A new dawn for cloud computing

With HP and Microsoft poised to sell cloud computing by the pound, competition to lock in both public and private cloud customers begins in earnest

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What of the incumbent cloud leader, Amazon? It already has a private cloud equivalent: Eucalyptus, one of the earliest private cloud software stacks, which evolved independently using Amazon Web Services APIs without so much as a wink from Amazon. Perhaps the new, more competitive landscape was behind Amazon's decision to give its formal blessing to Eucalyptus two months ago.

Today, the benefit of going with closely related public and private cloud solutions is really about leveraging skills: If you have developers and admins who know their way around Amazon Web Services, you might be inclined to have them deploy Eucalyptus as your private cloud. If you're so into VMware that you've bought a laundry list of private cloud management software from the company, Terramark might be worth considering as your IaaS provider, if you can afford it. Obviously, that connection is easily trumped by the specific requirements of certain workloads and which platforms stand to support them best.

Where we're headed and why it matters
The future will be different. The idea of "bursting" from the private to the public cloud, where you fire up a chunk of IaaS from your provider automatically to scale out big workloads, is still a dream -- but perhaps not such a distant one. I'm starting to hear two years out as the time frame for bursting, as well as the generalized ability to manage private and public cloud infrastructure of a piece.

The private/public play sounds like the mother of all lock-ins, doesn't it? That's one reason that, sometime soon, you might consider a preliminary evaluation of these two-pronged platforms. You'll hear all sorts of noises about interoperability standards to make cloud workloads portable among different cloud flavors, but I wouldn't bank on them. With OpenStack, at least, the same open source software will run on many different providers' public clouds, potentially offering greater freedom of choice for IaaS customers.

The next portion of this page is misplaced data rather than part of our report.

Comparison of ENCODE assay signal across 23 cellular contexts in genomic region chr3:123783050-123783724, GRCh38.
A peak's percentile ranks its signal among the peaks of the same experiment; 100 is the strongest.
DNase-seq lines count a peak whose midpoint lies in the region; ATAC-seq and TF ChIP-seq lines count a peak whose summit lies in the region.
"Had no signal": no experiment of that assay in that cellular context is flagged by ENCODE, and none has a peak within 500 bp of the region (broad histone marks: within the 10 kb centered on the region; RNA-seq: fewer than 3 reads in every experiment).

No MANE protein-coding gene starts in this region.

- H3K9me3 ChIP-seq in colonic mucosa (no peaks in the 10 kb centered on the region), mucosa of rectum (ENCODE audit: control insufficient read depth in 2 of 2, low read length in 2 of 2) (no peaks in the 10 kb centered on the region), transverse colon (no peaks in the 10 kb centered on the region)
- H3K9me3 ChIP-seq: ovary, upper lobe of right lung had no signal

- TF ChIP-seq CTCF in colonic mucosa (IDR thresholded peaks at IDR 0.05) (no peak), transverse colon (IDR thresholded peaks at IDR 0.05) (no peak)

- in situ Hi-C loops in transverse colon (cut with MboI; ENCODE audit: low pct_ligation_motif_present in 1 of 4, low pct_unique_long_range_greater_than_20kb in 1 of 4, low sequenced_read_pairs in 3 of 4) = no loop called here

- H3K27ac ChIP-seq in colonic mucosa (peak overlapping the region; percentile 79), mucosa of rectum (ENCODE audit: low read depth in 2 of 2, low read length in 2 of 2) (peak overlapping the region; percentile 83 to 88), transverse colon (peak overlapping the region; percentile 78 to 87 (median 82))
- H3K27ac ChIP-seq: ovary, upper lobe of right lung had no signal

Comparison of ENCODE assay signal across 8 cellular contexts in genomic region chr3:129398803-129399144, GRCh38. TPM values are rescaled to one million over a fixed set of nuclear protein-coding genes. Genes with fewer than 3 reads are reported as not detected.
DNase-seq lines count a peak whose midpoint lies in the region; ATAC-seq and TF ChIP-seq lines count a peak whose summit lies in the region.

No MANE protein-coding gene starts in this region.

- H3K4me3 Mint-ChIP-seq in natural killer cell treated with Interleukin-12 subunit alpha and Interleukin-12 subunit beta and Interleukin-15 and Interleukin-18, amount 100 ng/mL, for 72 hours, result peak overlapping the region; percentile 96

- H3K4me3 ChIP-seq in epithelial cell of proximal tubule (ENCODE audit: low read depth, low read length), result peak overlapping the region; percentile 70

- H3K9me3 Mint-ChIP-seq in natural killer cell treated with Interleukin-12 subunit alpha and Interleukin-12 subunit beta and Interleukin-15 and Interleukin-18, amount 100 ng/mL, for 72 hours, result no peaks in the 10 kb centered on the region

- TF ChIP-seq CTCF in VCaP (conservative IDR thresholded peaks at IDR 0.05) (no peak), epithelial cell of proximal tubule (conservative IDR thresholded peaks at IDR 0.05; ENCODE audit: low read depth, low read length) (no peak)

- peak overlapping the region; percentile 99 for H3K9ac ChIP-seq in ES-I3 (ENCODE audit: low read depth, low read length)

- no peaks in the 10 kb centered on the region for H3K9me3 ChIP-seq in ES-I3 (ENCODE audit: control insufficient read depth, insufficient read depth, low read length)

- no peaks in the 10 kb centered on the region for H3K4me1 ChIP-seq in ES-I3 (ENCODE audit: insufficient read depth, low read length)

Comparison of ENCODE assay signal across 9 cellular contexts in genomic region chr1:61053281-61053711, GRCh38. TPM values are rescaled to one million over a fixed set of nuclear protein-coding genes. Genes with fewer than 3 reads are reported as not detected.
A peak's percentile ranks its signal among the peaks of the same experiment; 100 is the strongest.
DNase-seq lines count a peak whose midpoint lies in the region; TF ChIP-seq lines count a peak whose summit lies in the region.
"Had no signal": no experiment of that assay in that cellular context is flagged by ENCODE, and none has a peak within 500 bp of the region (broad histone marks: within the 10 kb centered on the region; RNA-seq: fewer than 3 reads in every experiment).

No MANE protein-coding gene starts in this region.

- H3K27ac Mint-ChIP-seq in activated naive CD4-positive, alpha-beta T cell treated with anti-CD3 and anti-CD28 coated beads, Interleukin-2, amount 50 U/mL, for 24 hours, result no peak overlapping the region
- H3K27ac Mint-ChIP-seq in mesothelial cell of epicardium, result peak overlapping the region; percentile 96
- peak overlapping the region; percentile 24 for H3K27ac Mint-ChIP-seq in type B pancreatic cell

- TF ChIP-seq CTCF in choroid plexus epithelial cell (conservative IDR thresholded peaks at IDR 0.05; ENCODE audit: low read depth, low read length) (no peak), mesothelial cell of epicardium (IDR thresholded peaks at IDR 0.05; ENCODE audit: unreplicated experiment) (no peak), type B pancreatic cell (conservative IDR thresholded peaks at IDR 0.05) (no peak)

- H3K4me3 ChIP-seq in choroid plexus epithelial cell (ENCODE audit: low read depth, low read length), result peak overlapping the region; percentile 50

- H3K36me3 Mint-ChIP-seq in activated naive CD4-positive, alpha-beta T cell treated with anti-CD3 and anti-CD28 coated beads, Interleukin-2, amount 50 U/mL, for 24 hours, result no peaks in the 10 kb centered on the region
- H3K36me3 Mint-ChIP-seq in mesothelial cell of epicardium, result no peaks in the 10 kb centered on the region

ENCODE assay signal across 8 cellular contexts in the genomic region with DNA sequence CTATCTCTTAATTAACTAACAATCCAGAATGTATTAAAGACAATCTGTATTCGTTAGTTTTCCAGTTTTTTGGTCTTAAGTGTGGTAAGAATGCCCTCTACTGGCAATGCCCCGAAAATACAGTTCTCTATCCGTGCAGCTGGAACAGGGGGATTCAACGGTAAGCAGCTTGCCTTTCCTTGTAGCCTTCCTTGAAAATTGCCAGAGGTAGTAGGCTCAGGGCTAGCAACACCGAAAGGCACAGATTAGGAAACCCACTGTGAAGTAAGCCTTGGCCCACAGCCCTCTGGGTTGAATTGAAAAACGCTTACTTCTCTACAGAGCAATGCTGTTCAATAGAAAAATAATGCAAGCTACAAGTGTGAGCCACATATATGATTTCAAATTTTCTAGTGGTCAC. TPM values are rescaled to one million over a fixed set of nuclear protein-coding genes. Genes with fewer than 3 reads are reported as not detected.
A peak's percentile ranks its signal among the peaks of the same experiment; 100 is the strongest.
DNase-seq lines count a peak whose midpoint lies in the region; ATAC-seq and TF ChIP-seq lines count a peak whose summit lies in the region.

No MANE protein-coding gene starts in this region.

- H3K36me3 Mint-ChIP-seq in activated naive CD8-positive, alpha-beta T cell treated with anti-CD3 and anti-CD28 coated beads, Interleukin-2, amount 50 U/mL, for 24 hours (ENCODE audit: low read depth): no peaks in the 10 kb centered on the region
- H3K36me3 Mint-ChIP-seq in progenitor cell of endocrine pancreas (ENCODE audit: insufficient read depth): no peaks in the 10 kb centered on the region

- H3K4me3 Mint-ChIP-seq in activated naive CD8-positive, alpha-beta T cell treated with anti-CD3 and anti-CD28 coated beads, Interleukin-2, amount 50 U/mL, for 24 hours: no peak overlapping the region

It may seem as if I'm outlandishly bullish on IaaS. Not really, though I'm excited by the entry of HP and Microsoft into the race. In enterprise computing, change takes forever, and as far as I know the predictions -- and the dollars spent -- for IaaS fall pretty short of hockey-stick growth.

But over the long haul? We're living in a software world, where your entire data center, from monster 10 gig switches to virtualization provisioning, is becoming programmable. Someday you'll probably physically touch your hardware just once, when the truck rolls in. When you follow a similar software configuration procedure in the cloud, except with more options, the objections to moving the lion's share of workloads to the public cloud begin to melt away.

This article, "A new dawn for cloud computing," originally appeared at InfoWorld.com. Read more of Eric Knorr's Modernizing IT blog, and for the latest business technology news, follow InfoWorld on Twitter.

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